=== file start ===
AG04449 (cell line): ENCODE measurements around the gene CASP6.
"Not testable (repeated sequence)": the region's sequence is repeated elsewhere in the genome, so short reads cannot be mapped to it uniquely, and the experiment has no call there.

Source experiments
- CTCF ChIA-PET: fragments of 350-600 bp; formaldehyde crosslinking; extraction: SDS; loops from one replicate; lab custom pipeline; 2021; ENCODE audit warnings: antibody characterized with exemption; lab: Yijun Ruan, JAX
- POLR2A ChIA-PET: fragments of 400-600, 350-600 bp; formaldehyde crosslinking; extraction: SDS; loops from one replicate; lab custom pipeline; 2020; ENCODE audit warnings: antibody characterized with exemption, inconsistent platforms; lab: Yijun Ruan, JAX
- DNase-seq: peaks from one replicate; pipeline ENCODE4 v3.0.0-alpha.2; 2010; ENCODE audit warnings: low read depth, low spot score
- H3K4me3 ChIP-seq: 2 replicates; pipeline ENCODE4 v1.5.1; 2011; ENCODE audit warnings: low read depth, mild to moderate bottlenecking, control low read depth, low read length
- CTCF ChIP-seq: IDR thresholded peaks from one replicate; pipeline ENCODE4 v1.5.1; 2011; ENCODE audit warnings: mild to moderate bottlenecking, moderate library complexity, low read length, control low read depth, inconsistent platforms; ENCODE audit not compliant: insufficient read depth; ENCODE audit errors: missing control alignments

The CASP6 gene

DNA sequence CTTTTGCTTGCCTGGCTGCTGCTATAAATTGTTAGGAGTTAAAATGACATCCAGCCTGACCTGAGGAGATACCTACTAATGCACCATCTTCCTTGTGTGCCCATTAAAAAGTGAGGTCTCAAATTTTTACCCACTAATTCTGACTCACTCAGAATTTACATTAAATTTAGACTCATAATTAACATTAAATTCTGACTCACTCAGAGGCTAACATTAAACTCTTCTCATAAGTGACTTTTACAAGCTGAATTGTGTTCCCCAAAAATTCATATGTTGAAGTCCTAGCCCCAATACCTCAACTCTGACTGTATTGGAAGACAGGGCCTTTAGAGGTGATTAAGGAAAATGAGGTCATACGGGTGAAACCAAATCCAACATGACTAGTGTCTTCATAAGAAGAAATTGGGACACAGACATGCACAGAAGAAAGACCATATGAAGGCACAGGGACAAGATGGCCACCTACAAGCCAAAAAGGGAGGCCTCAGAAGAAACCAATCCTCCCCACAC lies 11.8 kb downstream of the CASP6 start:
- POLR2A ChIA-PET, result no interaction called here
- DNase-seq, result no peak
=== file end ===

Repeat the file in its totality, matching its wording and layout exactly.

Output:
AG04449 (cell line): ENCODE measurements around the gene CASP6.
"Not testable (repeated sequence)": the region's sequence is repeated elsewhere in the genome, so short reads cannot be mapped to it uniquely, and the experiment has no call there.

Source experiments
- CTCF ChIA-PET: fragments of 350-600 bp; formaldehyde crosslinking; extraction: SDS; loops from one replicate; lab custom pipeline; 2021; ENCODE audit warnings: antibody characterized with exemption; lab: Yijun Ruan, JAX
- POLR2A ChIA-PET: fragments of 400-600, 350-600 bp; formaldehyde crosslinking; extraction: SDS; loops from one replicate; lab custom pipeline; 2020; ENCODE audit warnings: antibody characterized with exemption, inconsistent platforms; lab: Yijun Ruan, JAX
- DNase-seq: peaks from one replicate; pipeline ENCODE4 v3.0.0-alpha.2; 2010; ENCODE audit warnings: low read depth, low spot score
- H3K4me3 ChIP-seq: 2 replicates; pipeline ENCODE4 v1.5.1; 2011; ENCODE audit warnings: low read depth, mild to moderate bottlenecking, control low read depth, low read length
- CTCF ChIP-seq: IDR thresholded peaks from one replicate; pipeline ENCODE4 v1.5.1; 2011; ENCODE audit warnings: mild to moderate bottlenecking, moderate library complexity, low read length, control low read depth, inconsistent platforms; ENCODE audit not compliant: insufficient read depth; ENCODE audit errors: missing control alignments

The CASP6 gene

DNA sequence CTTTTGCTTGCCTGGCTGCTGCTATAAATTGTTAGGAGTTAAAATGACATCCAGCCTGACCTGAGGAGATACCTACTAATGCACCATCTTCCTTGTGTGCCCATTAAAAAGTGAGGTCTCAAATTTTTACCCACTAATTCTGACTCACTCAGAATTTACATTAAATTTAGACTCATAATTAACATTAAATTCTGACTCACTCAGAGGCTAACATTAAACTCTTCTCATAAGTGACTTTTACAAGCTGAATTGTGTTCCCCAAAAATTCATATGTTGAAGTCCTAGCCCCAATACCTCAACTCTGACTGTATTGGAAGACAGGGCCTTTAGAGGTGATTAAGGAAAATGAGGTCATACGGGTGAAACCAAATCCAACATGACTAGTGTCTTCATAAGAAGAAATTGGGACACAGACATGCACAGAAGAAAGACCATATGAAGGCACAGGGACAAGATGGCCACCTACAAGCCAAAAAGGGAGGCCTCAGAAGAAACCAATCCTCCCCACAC lies 11.8 kb downstream of the CASP6 start:
- POLR2A ChIA-PET, result no interaction called here
- DNase-seq, result no peak